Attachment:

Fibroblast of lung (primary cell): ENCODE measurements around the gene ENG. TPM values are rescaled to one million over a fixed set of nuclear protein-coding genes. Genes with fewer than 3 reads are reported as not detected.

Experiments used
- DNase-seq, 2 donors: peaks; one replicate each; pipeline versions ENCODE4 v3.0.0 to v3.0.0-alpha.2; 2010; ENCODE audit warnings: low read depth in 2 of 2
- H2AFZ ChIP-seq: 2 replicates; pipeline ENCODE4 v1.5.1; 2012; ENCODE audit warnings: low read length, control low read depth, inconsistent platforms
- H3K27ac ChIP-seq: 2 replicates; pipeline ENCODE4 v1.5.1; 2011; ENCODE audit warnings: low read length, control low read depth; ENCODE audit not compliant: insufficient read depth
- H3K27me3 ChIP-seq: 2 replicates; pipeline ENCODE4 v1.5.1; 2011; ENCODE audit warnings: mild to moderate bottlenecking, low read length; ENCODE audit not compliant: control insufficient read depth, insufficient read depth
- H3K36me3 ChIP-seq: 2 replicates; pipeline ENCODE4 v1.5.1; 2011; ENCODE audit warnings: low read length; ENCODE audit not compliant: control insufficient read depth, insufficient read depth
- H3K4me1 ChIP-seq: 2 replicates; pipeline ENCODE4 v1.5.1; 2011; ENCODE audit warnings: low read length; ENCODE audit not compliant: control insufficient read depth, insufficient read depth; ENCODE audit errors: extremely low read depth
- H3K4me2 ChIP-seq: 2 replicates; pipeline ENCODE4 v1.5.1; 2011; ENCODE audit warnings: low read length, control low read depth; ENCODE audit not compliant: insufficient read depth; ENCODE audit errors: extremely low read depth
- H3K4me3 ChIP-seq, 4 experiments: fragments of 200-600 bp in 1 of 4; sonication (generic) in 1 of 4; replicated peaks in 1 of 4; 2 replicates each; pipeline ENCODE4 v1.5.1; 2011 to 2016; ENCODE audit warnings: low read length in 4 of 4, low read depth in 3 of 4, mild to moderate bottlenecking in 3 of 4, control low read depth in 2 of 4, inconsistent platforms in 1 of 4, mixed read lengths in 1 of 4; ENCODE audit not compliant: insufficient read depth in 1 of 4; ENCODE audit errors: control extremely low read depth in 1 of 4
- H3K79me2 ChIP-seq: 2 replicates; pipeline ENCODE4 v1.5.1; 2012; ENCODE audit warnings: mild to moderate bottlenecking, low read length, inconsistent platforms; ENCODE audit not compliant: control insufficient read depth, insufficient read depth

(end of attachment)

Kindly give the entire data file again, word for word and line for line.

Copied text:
Fibroblast of lung (primary cell): ENCODE measurements around the gene ENG. TPM values are rescaled to one million over a fixed set of nuclear protein-coding genes. Genes with fewer than 3 reads are reported as not detected.

Experiments used
- DNase-seq, 2 donors: peaks; one replicate each; pipeline versions ENCODE4 v3.0.0 to v3.0.0-alpha.2; 2010; ENCODE audit warnings: low read depth in 2 of 2
- H2AFZ ChIP-seq: 2 replicates; pipeline ENCODE4 v1.5.1; 2012; ENCODE audit warnings: low read length, control low read depth, inconsistent platforms
- H3K27ac ChIP-seq: 2 replicates; pipeline ENCODE4 v1.5.1; 2011; ENCODE audit warnings: low read length, control low read depth; ENCODE audit not compliant: insufficient read depth
- H3K27me3 ChIP-seq: 2 replicates; pipeline ENCODE4 v1.5.1; 2011; ENCODE audit warnings: mild to moderate bottlenecking, low read length; ENCODE audit not compliant: control insufficient read depth, insufficient read depth
- H3K36me3 ChIP-seq: 2 replicates; pipeline ENCODE4 v1.5.1; 2011; ENCODE audit warnings: low read length; ENCODE audit not compliant: control insufficient read depth, insufficient read depth
- H3K4me1 ChIP-seq: 2 replicates; pipeline ENCODE4 v1.5.1; 2011; ENCODE audit warnings: low read length; ENCODE audit not compliant: control insufficient read depth, insufficient read depth; ENCODE audit errors: extremely low read depth
- H3K4me2 ChIP-seq: 2 replicates; pipeline ENCODE4 v1.5.1; 2011; ENCODE audit warnings: low read length, control low read depth; ENCODE audit not compliant: insufficient read depth; ENCODE audit errors: extremely low read depth
- H3K4me3 ChIP-seq, 4 experiments: fragments of 200-600 bp in 1 of 4; sonication (generic) in 1 of 4; replicated peaks in 1 of 4; 2 replicates each; pipeline ENCODE4 v1.5.1; 2011 to 2016; ENCODE audit warnings: low read length in 4 of 4, low read depth in 3 of 4, mild to moderate bottlenecking in 3 of 4, control low read depth in 2 of 4, inconsistent platforms in 1 of 4, mixed read lengths in 1 of 4; ENCODE audit not compliant: insufficient read depth in 1 of 4; ENCODE audit errors: control extremely low read depth in 1 of 4
- H3K79me2 ChIP-seq: 2 replicates; pipeline ENCODE4 v1.5.1; 2012; ENCODE audit warnings: mild to moderate bottlenecking, low read length, inconsistent platforms; ENCODE audit not compliant: control insufficient read depth, insufficient read depth